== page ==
Sunday, December 09, 2007

Left intellectuals attack CPI(M) ...

... for the way it "handled" Taslima Nasreen and the Nandigram issue.

The statement in Kafila signed by Mahashweta Devi et al is a response to the largely pro-CPI(M) letter from a group led by Noam Chomsky urging the Indian Left to go easy on the party on the Nandigram issue. Nasreen figures in it only peripherally.

On the other hand, this Outlook column by Priyamvada Gopal hauls the Left Front government over the coals for the callous way it treated Nasreen. It starts off by drawing ironic parallels between a set of writers (who were members of CPI) seventy five years ago and Nasreen now:

In 1932, a young woman named Rashid Jahan was denounced by some clerics and threatened with disfigurement and death. She and three others had just published a collection of Urdu short stories called Angarey in which they had robustly criticized obscurantist customs in their own community and the sexual hypocrisies of some feudal landowners and men of religion. The colonial state, always zealous in its support of authoritarian religious chauvinists over dissenting voices, promptly banned the book and confiscated all copies under Section 295A of the Indian Penal Code. Rashid Jahan, as a woman, became a particular focus of ire. A doctor by training like Taslima Nasreen, she too had written about seclusion, sexual oppression and female suffering in a patriarchal society.

What has changed in three quarters of a century? Periodically, we witness zealots of all faiths shouting hysterically about 'insults' to religious sentiments and being backed by the state while little is done to address more serious material injustices that affect members of their community.

But in the light of the Taslima Nasreen controversy, the Angarey story has particularly ironic resonances. For Rashid Jahan and two of her co-contributors, Mahmuduzzafar and Sajjad Zaheer, were members of the Communist Party of India who would go on to help found the Progressive Writers Association (PWA) in 1936. The PWA was to be a loose coalition of radical litterateurs, both party members and 'fellow travelers', who would challenge all manner of orthodoxies and put social transformation on the literary map of India. Unsurprisingly, many PWA-linked writers had run-ins with the law, constantly fending off charges of obscenity, blasphemy and disturbing the peace. Challenging these attacks with brave eloquence, they defended the task of the writer as one of pushing social and imaginative boundaries. The then beleaguered undivided CPI too faced constant attacks, including censorship, trials and an outright ban.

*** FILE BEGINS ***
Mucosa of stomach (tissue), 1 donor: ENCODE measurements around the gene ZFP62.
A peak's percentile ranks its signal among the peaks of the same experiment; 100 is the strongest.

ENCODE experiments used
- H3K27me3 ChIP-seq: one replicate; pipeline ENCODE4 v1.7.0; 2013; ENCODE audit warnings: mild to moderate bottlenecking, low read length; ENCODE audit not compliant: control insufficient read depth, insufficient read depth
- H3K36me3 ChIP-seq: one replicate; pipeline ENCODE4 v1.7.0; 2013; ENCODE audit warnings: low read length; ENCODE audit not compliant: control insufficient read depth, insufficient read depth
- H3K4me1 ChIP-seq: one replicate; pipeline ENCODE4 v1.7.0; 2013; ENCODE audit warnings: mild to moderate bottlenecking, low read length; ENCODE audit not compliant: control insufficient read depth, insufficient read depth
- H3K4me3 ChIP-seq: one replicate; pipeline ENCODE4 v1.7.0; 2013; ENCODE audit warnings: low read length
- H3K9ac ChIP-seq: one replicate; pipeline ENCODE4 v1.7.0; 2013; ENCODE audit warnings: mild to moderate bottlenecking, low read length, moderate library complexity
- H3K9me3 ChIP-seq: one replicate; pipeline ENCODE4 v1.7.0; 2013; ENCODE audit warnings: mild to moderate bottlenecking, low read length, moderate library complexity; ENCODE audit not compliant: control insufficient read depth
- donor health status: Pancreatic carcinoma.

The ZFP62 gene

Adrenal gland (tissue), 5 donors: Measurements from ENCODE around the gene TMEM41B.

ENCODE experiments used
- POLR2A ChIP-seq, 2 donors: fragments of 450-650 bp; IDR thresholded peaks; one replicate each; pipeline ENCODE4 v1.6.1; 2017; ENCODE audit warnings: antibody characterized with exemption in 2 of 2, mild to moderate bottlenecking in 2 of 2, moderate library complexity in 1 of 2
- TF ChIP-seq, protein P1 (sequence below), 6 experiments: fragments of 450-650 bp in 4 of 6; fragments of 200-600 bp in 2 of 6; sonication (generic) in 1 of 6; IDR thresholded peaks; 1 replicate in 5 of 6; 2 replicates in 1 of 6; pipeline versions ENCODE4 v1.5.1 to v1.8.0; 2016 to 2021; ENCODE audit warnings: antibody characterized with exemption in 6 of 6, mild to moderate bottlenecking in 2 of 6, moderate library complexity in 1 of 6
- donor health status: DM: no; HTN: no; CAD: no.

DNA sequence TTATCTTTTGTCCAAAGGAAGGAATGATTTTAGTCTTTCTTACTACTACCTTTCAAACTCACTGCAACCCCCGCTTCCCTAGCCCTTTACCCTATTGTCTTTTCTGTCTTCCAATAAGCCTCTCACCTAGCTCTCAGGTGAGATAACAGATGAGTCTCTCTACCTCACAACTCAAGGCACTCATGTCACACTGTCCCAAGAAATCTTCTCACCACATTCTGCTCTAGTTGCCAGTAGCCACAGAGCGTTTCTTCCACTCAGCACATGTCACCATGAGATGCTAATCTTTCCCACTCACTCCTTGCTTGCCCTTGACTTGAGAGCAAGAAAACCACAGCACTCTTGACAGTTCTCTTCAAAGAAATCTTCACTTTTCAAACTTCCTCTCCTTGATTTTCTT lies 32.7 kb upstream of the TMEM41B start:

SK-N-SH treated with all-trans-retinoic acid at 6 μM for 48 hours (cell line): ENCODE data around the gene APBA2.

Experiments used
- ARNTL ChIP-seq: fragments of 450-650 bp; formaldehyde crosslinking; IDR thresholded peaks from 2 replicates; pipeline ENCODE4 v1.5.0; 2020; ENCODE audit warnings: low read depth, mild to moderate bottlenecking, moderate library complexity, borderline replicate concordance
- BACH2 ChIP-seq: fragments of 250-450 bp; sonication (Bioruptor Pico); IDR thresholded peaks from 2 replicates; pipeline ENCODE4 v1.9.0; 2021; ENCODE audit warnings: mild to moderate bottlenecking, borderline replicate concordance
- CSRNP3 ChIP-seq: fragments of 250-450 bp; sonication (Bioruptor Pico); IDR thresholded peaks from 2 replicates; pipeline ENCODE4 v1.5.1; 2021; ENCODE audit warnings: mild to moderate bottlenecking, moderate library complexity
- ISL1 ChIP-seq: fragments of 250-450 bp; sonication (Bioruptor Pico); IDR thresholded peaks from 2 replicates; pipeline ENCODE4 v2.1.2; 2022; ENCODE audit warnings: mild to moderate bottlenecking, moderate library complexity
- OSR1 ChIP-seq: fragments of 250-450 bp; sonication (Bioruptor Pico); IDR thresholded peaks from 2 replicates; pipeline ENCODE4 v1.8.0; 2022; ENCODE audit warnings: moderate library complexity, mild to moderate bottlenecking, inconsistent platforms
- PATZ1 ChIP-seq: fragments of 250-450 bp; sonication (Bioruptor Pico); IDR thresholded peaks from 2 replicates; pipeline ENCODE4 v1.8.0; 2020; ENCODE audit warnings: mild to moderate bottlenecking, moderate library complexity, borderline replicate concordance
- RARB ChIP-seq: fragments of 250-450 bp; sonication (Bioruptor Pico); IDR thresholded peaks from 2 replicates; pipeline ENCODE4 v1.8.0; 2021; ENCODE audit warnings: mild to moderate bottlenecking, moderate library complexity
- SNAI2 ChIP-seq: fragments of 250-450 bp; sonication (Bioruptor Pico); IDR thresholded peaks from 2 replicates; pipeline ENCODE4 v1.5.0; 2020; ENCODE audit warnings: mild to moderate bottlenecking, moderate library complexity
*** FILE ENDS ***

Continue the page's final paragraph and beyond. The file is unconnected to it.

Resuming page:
Today, heirs of that same Communist party, the CPI(M), find themselves on the same side with the state and religious orthodoxies whose excesses they once challenged. ...

And there's more in Gopal's piece:

There's an odd kind of condescension in maintaining that some sentiments are more fragile than others and that some forms of belief are less resilient and, therefore, beyond questioning. Critique and dissent are essential, particularly when they come from those most affected by particular forms of religious and political practice.

When CPI(M) leaders commend the withdrawal of passages from Taslima's book and insist on the objectionable nature of some of her writing, they would do well do remember that a good many people in this world claim to find communism profoundly objectionable, even deeply offensive to their most cherished sentiments. The right of the left more generally to articulate critique and opposition has been hard won and remains under siege in many parts of the world.

Finally, there's this Telegraph column from the well known CPI(M) baiter Ram Guha.

It was speculated — probably rightly — that the Left Front’s decision to send Taslima Nasreen away was prompted by the fear of losing the minority vote as a consequence of Nandigram (where the vast majority of the victims of the latest round of violence were Muslims). Will the opinion polls that show a vast majority of Calcutta residents wanting to have Taslima Nasreen back in their midst cause them to rethink? Or will Narendra Modi’s cleverly brazen invitation to the writer to take refuge in Gujarat embarrass the CPI(M) into rescinding the expulsion order? Or will these facts and provocations be disregarded and the fundamentalists win after all?